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Understanding Cervicogenic Headaches

Introduction

Headaches are a common ailment that can arise from various sources, and one lesser-known headache type is the cervicogenic headache. Unlike other headaches, cervicogenic headaches originate from issues in the cervical spine (neck). In this blog post, we will delve into what cervicogenic headaches are, explore their causes, symptoms, and discuss effective ways to manage and prevent this often misunderstood form of head pain.





What is a Cervicogenic Headache?


A cervicogenic headache is a type of headache that originates from the neck, specifically the cervical spine or base of the skull. Unlike tension headaches or migraines, which have primary sources in the head, cervicogenic headaches are what we refer to as secondary headaches, where the pain is referred from somewhere else. This means that the pain is perceived in the head, but its source is in the neck.


Causes of Cervicogenic Headaches:


1. Neck Issues

   Cervicogenic headaches often result from structural issues in the neck, such as muscle tightness or joint dysfunction.


2. Injury or Trauma

   Previous neck injuries, such as whiplash from car accidents or sports injuries, can contribute to cervicogenic headaches.


3. Sustained Postures

   Maintaining certain postures for extended periods, whether at a desk or during other activities, can strain the neck and lead to cervicogenic headaches.


4. Arthritis, Disc Issues or other Structural changes

   While structural changes such as arthritis or herniated discs in the cervical spine can often be asymptomatic, there are cases where they can increate the likelihood of neck sensitivity and pain that manifests as headaches.


Symptoms of Cervicogenic Headaches


Cervicogenic headaches often exhibit the following characteristics:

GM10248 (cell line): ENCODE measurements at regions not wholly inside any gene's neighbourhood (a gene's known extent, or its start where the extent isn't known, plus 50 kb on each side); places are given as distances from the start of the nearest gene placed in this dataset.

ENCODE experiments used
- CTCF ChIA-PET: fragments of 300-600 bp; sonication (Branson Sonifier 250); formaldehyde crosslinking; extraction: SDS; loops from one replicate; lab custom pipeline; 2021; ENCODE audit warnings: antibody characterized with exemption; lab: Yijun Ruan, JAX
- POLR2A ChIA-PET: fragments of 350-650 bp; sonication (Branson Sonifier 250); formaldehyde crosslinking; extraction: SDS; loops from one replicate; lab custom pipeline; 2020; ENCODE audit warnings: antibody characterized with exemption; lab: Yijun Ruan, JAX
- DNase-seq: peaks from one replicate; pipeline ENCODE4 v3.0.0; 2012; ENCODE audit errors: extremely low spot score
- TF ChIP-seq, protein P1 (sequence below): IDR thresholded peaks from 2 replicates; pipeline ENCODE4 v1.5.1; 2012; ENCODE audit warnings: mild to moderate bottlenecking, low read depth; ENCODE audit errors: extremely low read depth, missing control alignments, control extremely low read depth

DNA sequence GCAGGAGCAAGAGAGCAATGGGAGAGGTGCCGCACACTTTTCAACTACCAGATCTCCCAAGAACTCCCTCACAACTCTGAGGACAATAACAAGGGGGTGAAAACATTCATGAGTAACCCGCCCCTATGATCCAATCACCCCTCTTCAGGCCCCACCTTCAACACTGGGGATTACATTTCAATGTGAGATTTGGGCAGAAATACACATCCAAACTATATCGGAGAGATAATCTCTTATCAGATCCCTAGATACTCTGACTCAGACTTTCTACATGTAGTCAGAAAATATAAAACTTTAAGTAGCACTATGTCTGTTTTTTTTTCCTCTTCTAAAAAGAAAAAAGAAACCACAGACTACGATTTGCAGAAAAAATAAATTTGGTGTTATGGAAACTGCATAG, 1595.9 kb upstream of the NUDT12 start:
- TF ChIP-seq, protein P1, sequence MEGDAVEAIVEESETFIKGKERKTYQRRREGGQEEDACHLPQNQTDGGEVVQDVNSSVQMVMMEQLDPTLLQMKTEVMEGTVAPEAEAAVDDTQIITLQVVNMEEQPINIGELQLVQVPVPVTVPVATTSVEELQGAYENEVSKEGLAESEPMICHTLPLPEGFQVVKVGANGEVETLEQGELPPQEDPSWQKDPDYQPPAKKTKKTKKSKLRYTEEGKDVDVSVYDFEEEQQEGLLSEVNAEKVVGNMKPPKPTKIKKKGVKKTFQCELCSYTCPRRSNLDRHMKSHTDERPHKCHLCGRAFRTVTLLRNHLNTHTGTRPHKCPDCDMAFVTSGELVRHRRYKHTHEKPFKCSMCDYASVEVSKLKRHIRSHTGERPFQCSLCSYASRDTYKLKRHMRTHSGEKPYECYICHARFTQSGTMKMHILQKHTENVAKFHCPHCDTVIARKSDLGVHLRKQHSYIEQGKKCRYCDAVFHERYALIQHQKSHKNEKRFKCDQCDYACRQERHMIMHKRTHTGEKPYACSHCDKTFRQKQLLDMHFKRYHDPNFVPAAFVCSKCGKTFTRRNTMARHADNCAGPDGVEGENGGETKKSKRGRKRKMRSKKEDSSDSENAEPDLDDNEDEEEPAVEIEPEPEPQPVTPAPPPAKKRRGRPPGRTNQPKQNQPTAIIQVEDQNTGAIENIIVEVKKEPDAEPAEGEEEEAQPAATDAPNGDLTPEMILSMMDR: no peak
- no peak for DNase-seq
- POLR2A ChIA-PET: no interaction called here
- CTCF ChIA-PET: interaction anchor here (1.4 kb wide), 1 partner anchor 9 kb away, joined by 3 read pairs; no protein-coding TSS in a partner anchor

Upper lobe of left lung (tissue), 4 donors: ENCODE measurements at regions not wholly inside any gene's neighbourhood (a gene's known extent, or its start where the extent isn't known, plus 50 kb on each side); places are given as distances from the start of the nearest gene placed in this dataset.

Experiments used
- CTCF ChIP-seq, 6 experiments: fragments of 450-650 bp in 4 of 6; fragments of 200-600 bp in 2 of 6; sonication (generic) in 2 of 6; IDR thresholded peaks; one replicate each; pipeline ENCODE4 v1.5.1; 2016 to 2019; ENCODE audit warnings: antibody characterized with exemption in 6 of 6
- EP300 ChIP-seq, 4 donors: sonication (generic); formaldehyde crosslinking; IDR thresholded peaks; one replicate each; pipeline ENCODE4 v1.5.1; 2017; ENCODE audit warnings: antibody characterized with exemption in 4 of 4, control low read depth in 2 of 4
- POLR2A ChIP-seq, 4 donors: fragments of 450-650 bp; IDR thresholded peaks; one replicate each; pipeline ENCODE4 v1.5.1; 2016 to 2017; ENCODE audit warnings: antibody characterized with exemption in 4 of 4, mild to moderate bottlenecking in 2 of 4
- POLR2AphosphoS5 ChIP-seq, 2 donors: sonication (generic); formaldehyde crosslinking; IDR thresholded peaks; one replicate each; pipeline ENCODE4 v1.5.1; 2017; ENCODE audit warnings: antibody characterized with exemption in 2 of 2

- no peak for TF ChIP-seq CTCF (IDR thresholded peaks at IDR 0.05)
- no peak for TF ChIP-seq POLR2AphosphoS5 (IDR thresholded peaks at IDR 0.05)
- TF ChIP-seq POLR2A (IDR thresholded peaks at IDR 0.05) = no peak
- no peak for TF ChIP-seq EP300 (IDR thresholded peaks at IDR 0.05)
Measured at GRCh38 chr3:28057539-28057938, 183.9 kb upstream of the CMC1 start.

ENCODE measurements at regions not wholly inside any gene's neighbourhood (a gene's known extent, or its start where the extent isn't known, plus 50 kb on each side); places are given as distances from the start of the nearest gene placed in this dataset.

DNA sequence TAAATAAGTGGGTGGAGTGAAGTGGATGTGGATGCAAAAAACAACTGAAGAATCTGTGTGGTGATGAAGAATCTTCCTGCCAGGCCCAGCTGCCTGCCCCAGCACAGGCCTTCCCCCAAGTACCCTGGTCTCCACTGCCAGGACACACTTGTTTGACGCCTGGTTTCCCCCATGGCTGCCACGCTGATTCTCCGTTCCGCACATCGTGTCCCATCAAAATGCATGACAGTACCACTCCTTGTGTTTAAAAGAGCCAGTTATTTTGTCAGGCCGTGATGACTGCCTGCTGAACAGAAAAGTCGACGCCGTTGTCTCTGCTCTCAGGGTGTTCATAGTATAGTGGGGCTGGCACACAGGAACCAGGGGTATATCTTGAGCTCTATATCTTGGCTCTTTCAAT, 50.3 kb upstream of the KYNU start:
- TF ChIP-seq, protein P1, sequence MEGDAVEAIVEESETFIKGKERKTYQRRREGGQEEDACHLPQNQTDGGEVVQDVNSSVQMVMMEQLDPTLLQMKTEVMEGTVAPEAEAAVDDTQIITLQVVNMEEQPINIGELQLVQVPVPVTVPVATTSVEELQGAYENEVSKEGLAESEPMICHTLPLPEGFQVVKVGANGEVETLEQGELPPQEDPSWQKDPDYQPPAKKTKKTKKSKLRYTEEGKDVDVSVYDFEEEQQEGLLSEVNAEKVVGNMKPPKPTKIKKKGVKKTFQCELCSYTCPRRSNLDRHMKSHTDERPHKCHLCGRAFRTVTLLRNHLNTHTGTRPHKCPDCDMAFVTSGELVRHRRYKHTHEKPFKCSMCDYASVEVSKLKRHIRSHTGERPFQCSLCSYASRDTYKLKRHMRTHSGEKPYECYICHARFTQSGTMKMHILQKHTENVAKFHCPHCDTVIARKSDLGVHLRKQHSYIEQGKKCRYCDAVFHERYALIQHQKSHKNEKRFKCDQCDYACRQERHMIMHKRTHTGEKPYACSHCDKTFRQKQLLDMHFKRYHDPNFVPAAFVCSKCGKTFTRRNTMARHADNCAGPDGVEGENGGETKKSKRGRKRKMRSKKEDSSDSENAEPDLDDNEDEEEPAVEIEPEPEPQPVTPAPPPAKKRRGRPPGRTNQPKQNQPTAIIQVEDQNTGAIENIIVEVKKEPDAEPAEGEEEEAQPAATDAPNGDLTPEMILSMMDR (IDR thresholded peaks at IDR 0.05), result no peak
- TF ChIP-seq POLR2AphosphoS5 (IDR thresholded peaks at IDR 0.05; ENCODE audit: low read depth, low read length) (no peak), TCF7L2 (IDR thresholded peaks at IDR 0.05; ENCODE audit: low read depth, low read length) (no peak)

• Unilateral Pain: The pain is typically on one side of the head.


  • Neck Pain and Stiffness: Discomfort in the neck is a common accompanying symptom.


  • “Trigger Points” Although the presence of trigger points is debated, individuals complaining of cervicogenic headache will often present with tenderness to touch over the muscles of the neck and shoulder area.


  • Limited Range of Motion: Individuals with cervicogenic headaches may experience limitations in their neck range of motion.


Diagnosis and Treatment:


Diagnosing cervicogenic headaches can be challenging, as their symptoms can overlap with other types of headaches. However, healthcare professionals often use a combination of medical history, physical examination, and occasionally imaging tests (more to rule out other causes) to make an accurate diagnosis.


Treatment options may include:


1. Physical Therapy: Targeted exercises and stretches to improve neck muscle strength, control and flexibility. General exercise may be prescribed to help decrease overall nervous system sensitivity. 


2. Medications: Pain relievers, muscle relaxants, or nerve blocks may be prescribed to manage symptoms, although these should not be used as a long-term intervention


3. Postural advice: This may include education on how to decrease time spent in aggravating positions or strategies to increase variety in posture


4. Interventional Procedures: In some cases, procedures such as nerve blocks or radiofrequency ablation may be recommended to alleviate pain.


Preventing Cervicogenic Headaches:


Vary your Posture: Try to decrease the time spent in one sitting posture


Stay Active: Regular exercise, particularly activities that promote neck flexibility and strength, can help prevent cervicogenic headaches.


Take Breaks: If you have a desk job or engage in activities that involve prolonged neck positioning, take breaks to stretch and move.


Conclusion


Understanding cervicogenic headaches is crucial for those who experience persistent head pain, especially if accompanied by neck discomfort. By addressing the underlying causes and adopting preventive measures, individuals can take significant steps towards managing and alleviating the impact of cervicogenic headaches on their daily lives. If you suspect you are suffering from cervicogenic headaches, consulting with a healthcare professional for a thorough evaluation is recommended for an accurate diagnosis and tailored treatment plan.


If you are interested in learning more about headaches, check out the following podcast episode!




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